No criminal wrongdoing in leasing deal: OPP

No charges will be laid as a result of an Ontario Provincial Police investigation launched more than a month ago into possible criminal wrong-doing concerning the leasing of computers to the City of Toronto.

“”There was a specific allegation that money may have been requested or offered to

secure a computer leasing agreement so that was investigated but there was nothing to substantiate anything criminal,”” said Det. Supt. Ross Bingley of the OPP criminal investigation branch in Orillia.

Bingley said four OPP officers worked on the investigation, which consisted primarily of conducting interviews with individuals, but he would not say who was questioned or what that time would represent in terms of cost to the taxpayer.

“”It wasn’t a big ticket item in our world. It’s what we do,”” he said.

The police investigation was announced Sept. 30, the day the Toronto Computer Leasing Inquiry was set to begin, but was delayed pending the findings of the OPP. The inquiry is now scheduled to resume Dec. 2 at the East York Civic Centre in Toronto.

Council voted last winter to go ahead with a public, independent inquiry with an eye to determining why the city paid more than $85 million to Mississauga, Ont. leasing company MFP Financial Services for computers and software contracts originally priced at $43 million. It will also examine why the city acquired $11.3 million worth of Oracle database enterprise software licences.

The president of MFP Financial said Thursday he hopes the inquiry can now get back on track.

“”Once again our name became tangled up in the middle of it, although it wasn’t about us as far as we know. But we’re delighted to see it come to an end and get on with the inquiry once and for all. And that’s where the facts will come out and where, as we’ve said before, we’re absolutely confident we will be completely exonerated,”” said Peter Wolfraim, noting “”there’s been an awful lot of damage done already.””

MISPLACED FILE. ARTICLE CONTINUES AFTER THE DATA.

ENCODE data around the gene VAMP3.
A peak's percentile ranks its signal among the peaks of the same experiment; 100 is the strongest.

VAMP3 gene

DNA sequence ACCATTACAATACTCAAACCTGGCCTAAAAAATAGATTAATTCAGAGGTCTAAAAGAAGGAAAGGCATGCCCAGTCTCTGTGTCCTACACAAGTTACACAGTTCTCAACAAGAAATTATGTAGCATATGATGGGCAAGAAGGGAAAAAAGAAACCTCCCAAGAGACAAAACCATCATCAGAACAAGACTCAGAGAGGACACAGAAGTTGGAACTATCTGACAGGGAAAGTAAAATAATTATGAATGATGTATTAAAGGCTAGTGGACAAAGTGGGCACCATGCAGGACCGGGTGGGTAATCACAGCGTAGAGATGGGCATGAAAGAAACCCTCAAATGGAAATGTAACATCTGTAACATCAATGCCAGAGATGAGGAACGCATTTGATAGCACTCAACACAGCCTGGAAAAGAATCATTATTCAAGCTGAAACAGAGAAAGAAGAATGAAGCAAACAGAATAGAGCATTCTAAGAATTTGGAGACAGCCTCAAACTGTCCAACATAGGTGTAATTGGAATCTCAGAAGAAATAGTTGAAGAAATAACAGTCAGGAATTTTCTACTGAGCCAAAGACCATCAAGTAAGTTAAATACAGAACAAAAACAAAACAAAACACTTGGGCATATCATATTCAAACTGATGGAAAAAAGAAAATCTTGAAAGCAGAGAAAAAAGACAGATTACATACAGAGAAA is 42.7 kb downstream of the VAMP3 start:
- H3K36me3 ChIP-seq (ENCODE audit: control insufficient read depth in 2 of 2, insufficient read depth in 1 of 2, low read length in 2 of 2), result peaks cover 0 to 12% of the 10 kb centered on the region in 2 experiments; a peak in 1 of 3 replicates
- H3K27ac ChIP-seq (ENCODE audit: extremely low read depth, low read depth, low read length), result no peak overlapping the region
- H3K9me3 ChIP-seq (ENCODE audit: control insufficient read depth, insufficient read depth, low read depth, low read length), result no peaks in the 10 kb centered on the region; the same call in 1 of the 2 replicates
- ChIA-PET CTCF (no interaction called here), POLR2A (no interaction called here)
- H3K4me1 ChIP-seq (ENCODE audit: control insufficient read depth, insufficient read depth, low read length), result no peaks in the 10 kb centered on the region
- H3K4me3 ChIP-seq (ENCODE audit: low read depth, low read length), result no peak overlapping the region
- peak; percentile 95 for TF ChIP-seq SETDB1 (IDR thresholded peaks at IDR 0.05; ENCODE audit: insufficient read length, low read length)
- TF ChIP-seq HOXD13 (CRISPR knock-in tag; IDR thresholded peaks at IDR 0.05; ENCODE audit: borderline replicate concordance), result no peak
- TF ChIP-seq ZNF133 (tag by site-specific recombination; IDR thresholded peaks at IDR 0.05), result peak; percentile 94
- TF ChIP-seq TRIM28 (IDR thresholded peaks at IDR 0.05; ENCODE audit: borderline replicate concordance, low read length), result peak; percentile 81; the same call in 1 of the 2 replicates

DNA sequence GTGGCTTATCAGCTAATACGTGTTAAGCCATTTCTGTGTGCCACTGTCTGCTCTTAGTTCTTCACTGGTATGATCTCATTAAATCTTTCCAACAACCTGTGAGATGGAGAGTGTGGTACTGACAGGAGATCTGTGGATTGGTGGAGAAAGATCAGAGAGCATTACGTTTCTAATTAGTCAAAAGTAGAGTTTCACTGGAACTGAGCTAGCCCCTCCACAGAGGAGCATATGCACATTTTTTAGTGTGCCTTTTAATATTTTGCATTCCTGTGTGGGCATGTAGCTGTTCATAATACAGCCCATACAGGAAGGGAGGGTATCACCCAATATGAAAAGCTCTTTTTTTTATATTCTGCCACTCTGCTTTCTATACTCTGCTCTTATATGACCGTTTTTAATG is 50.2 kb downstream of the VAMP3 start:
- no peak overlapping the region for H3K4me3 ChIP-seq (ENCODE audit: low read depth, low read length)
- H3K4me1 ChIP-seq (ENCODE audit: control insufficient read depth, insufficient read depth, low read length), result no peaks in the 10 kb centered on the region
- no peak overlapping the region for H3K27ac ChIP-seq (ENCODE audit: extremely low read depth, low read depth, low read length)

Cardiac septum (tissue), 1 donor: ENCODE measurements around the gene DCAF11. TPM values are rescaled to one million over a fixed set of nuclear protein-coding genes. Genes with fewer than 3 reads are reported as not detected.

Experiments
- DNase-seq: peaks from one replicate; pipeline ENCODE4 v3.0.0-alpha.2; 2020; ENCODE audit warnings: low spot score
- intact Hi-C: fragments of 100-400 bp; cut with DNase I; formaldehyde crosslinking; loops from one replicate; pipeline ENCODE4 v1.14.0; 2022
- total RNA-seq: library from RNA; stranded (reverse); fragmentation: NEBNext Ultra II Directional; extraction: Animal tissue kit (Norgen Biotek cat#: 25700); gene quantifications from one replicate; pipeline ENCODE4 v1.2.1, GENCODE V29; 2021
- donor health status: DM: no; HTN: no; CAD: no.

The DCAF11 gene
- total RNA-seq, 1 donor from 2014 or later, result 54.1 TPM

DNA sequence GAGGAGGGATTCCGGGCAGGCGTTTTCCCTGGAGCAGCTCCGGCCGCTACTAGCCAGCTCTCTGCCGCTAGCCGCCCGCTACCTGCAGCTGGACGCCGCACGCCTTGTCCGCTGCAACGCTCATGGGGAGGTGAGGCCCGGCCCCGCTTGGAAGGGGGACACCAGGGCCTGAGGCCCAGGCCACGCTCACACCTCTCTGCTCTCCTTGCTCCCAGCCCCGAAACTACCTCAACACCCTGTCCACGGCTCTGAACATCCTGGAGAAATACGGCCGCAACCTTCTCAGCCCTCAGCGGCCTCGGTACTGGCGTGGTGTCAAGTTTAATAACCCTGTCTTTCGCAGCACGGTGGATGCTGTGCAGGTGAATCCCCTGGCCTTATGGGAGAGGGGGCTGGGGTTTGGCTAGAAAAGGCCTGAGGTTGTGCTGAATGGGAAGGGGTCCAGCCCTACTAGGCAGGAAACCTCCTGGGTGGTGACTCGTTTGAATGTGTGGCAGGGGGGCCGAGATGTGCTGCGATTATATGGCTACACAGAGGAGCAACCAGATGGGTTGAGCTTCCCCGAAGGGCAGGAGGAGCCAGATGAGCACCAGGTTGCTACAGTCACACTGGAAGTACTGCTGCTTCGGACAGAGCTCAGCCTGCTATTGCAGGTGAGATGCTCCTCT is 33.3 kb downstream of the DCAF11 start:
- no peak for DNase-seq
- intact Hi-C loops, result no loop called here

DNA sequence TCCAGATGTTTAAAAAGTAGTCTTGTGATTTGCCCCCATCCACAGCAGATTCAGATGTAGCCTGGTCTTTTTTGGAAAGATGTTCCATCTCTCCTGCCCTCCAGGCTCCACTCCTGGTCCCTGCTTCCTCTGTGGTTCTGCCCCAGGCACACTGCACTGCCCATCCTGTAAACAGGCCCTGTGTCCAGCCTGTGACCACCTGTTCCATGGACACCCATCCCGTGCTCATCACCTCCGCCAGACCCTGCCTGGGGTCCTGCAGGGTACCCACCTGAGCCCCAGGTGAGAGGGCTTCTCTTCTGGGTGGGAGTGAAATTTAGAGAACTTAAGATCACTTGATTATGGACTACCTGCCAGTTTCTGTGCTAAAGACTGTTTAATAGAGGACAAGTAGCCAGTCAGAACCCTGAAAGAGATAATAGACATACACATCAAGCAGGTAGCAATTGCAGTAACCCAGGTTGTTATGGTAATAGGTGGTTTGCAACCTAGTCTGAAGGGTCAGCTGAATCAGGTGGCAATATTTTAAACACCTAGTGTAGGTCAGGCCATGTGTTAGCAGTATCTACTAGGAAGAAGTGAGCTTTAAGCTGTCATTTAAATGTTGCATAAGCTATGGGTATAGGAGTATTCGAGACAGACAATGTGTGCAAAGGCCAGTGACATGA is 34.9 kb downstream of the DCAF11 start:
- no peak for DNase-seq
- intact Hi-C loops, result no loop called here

But Toronto City councilman David Miller said he was surprised to see the outcome of the police investigation. He questioned whether police looked into financial records as well as interviewing individuals as part of the investigation.

“”I think an awful lot of questions should have been asked and I hope they were,”” Miller said. “”The inquiry will get out these facts, I hope.””

Council is not aware of what information the OPP provided to the inquiry commissioner Justice Denise Bellamy, and that has left some members frustrated.

“”The important thing is you have to keep your fingers crossed that Justice Bellamy will get to every detail possible to help the city understand what happened,”” said Bas Balkissoon councillor and audit-committee chairperson.

As of September, about 100 witnesses have been interviewed by the inquiry commission; with at least 35 scheduled to testify at the time of adjournment in September, including Toronto mayor Mel Lastman.

Among those also scheduled to appear before the inquiry are former city chief financial officer Wanda Liczyk and Lana Viinamae, former director of information technology.

City reports indicate some of the leasing deals escalated in price when interest rates went up, and lease terms were extended beyond what had originally been agreed to by council.

The inquiry is expected to take more than 40 days and cost taxpayers in excess of $2 million.

City of Toronto councillors contacted by did not return calls as of press time.

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